There's a good chance that at least some of what you know about figure skating you learned from Scott Hamilton.
If you've watched skating on television in the last few decades, the exuberant Olympic gold medalist-turned cancer survivor-turned commentator and media personality is the guy you've been listening to.
He's enthusiastically explained, again and again, the difference between a triple axel and a triple lutz. He's talked viewers through everything from Tonya Harding's on-ice meltdown at the 1994 Lillehammer Games to Evan Lysacek's gold medal-winning Olympic performance in Vancouver in 2010.
And in a couple months, he'll be sitting inside the CenturyLink Center, headset on, excitedly telling people across the country about all the jumps and twists and falls on the ice in Omaha.
Hamilton, whose last long stay in Nebraska was for a week-long series of shows with the Ice Capades, will be the lead voice of NBC's coverage of the 2013 U.S. Figure Skating Championships. The event, which will run from Jan. 20 to Jan. 27, serves as a qualifier for the World Championships. In Olympic years, it determines who competes in the Olympic Games.
For the 54-year-old skater, it will be another chance to convey the atmosphere and excitement of a live competition to people sitting in the quiet of their living rooms. And it's another opportunity to be up close to the sport that sparked a career as an author, motivational speaker, organizer of charitable groups and, perhaps most importantly, a performer.
This, after all, is the man who thrilled crowds as a young skater by adding back flips to his programs — and kept doing it into his 50s.
“Skating is a hybrid: It's an athletic event but it's more of an entertainment event. ... When I was competing, I felt like I had to compete in order to be an entertainer,” he said.
As a skater, Hamilton started picking up speed in the late 1970s, making the medal stand at the U.S. Championships and finishing in fifth place at the 1980 Olympics in Lake Placid, N.Y. But after taking the gold at nationals in 1981 — followed by gold at the World Championships — he was nearly unstoppable. For four straight years, he was at the top of the podium at nationals and worlds, and in Sarajevo in 1984, won an Olympic gold medal.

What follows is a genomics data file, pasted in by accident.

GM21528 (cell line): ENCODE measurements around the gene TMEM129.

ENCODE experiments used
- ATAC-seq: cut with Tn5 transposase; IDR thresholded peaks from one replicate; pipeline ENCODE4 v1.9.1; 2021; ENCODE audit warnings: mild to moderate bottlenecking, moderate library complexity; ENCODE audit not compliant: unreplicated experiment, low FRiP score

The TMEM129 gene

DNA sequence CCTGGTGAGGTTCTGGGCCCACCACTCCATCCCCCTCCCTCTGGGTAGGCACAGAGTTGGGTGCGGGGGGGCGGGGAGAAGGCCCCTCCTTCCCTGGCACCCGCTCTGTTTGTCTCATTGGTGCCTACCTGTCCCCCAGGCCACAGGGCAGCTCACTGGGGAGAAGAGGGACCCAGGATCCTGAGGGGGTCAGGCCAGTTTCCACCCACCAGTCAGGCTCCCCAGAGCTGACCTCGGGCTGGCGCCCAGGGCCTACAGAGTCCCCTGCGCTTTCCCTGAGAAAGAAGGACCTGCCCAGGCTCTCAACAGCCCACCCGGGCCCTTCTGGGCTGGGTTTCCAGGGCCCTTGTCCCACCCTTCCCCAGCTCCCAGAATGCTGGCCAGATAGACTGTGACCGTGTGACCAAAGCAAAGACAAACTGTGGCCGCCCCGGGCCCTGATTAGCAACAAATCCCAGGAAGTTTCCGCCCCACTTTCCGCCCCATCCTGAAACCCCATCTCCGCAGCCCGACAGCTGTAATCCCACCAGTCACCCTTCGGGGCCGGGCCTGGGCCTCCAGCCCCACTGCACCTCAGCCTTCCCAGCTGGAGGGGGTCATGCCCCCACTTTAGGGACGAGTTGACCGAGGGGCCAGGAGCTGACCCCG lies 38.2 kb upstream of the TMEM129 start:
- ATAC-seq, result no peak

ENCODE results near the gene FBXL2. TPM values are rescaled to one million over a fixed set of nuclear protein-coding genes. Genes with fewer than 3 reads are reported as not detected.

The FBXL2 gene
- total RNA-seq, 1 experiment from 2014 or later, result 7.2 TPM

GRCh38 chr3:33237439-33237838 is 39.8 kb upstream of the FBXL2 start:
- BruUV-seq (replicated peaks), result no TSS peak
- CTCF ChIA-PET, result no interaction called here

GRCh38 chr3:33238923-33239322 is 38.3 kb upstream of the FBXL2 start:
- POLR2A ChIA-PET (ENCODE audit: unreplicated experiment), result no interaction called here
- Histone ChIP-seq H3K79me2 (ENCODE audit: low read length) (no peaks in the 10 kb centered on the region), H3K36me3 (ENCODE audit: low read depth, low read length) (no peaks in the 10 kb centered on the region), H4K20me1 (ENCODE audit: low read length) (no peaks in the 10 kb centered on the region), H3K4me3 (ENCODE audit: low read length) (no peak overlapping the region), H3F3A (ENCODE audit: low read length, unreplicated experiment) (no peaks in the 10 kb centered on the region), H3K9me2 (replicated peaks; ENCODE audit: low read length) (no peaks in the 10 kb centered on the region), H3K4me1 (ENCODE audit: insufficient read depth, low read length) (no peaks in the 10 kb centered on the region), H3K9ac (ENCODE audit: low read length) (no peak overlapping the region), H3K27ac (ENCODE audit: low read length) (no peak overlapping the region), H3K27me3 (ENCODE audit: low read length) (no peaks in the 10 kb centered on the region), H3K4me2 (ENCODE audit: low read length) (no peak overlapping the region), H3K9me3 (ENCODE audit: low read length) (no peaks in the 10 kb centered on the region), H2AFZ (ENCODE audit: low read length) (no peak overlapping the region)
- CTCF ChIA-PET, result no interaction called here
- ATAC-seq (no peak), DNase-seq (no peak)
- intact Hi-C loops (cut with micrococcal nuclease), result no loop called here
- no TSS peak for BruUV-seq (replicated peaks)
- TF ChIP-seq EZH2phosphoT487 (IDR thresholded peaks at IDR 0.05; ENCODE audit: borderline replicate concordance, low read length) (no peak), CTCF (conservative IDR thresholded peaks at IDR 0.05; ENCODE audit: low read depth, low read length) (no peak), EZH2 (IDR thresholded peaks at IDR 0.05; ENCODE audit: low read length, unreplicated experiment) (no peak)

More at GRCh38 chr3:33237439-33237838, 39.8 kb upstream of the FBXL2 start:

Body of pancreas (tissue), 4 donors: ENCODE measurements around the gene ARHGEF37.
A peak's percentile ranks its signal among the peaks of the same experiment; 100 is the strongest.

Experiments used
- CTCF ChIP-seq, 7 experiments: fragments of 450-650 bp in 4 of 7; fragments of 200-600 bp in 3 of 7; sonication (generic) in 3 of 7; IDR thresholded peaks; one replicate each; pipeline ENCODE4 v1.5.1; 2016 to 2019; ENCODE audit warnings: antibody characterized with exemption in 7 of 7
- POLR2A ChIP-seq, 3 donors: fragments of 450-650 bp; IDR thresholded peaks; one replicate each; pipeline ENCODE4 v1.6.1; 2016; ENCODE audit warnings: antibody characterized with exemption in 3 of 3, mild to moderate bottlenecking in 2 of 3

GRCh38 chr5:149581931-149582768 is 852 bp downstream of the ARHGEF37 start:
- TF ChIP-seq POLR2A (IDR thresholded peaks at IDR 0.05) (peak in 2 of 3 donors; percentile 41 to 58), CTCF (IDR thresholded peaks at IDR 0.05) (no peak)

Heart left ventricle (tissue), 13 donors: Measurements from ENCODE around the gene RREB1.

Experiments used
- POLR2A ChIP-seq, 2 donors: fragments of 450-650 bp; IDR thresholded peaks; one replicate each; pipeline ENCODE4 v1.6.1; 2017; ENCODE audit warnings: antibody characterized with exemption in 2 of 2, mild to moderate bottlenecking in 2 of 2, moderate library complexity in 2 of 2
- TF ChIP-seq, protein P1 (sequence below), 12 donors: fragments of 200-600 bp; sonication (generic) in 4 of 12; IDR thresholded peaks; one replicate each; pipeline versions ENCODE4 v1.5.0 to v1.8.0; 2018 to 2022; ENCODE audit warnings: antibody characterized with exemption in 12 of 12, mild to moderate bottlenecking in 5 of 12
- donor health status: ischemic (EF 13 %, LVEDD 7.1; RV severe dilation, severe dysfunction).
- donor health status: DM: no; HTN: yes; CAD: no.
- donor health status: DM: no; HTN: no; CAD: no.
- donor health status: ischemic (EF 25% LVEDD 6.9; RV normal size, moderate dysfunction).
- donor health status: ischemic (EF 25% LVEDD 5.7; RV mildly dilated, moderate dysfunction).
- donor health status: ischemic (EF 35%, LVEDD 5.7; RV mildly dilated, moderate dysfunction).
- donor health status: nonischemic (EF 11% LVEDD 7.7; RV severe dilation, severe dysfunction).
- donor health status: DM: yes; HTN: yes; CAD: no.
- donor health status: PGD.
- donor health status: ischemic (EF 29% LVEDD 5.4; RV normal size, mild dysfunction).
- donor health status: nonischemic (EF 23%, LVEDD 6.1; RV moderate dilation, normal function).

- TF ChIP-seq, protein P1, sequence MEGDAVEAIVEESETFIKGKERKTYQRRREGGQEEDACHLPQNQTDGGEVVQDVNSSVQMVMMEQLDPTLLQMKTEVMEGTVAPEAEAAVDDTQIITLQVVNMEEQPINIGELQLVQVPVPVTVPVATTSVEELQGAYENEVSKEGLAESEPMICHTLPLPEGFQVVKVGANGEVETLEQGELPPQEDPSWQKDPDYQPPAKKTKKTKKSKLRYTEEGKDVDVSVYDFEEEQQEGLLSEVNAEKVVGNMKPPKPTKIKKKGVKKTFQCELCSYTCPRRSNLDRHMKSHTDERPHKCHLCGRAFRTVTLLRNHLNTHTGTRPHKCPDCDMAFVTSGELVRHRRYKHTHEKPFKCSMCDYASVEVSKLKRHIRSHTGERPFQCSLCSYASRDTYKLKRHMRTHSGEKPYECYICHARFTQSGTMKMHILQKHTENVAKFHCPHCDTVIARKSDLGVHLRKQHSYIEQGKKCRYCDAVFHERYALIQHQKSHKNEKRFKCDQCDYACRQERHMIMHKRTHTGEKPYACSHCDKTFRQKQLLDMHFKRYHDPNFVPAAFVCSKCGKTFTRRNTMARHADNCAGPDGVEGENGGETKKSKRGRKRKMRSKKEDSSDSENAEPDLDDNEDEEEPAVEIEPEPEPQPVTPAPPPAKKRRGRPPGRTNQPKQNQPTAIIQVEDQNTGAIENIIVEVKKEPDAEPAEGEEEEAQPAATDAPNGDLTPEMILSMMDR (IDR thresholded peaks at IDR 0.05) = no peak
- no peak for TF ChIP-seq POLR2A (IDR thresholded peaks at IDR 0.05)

Hamilton turned professional in 1984 and began a decades-long career performing with touring skating shows, including one he started: Scott Hamilton's American Tour, which was later renamed Stars on Ice. He also began appearing on TV, first as a skating commentator and then on shows ranging from “Entertainment Tonight” to a game show called “Wanna Bet?” He was a contestant on “The Celebrity Apprentice” and a celebrity juror on “Jury Duty.” In 2007, he hit the big screen in the Will Ferrell ice skating comedy “Blades of Glory.”
In the meantime, he's made his rounds on the motivational speaking circuit (making more than 30 appearances each year) and spends a significant amount of time on charity work, both for his own organization, the Scott Hamilton CARES Initiative (Cancer Alliance for Research, Education and Survivorship) and others. He survived cancer in 1997 and overcame a benign brain tumor in 2004.
Despite all of those efforts, Hamilton doesn't seem to have lost his excitement for the sport that started it all.
He's been there for all of the big moments, and easily rattles off the names and dates of skaters and events that left a mark. Asked about his favorite performances, he doesn't pause at all.
“Mine!” he exclaims.
But he has plenty of others to list. He's been wowed by skaters who will perform in Omaha, including defending gold medalist Jeremy Abbott and two-time national champion Alissa Czisny.
Then there's the big names, the ones who boosted the sport to a national audience in the 1980s and 1990s.
“I remember watching (Brian) Boitano come up, how he kind of chased me out of it, and the champion he became in the '88 season,” he said. “I got to call Kristi Yamaguchi's gold-medal winning first Olympics. Any of the firsts are kind of amazing.”
Those kind of firsts, he said, are what make watching skating particularly exciting.
In Omaha, he said, people should pay attention to the top, senior-level competitors, but they shouldn't forget about the younger skaters coming up through the novice and junior levels.
After all, it's a sport where stars can be made in four minutes on the ice. Each national championship, he said, is a chance for someone else to become the next big thing.
Hamilton thinks Gracie Gold, a 17-year-old skater competing in Omaha for the first time as a senior-level skater, could make for this year's moment.
“She's kind of one of those skaters you want to be able to say: 'I was there when it happened,'” he said. “Like when Janet Lynn took over from Peggy Fleming, and then Dorothy Hamill. It's a changing of the guard.”
Plus, Hamilton said, he likes the idea that the crowd can have a big impact on that moment. If a skater puts on a nearly flawless performance, the roar of the crowd might be enough to push him or her to the top of the medal stand.
“The louder the audience, the more they can inspire a judge to give a higher mark,” he said.
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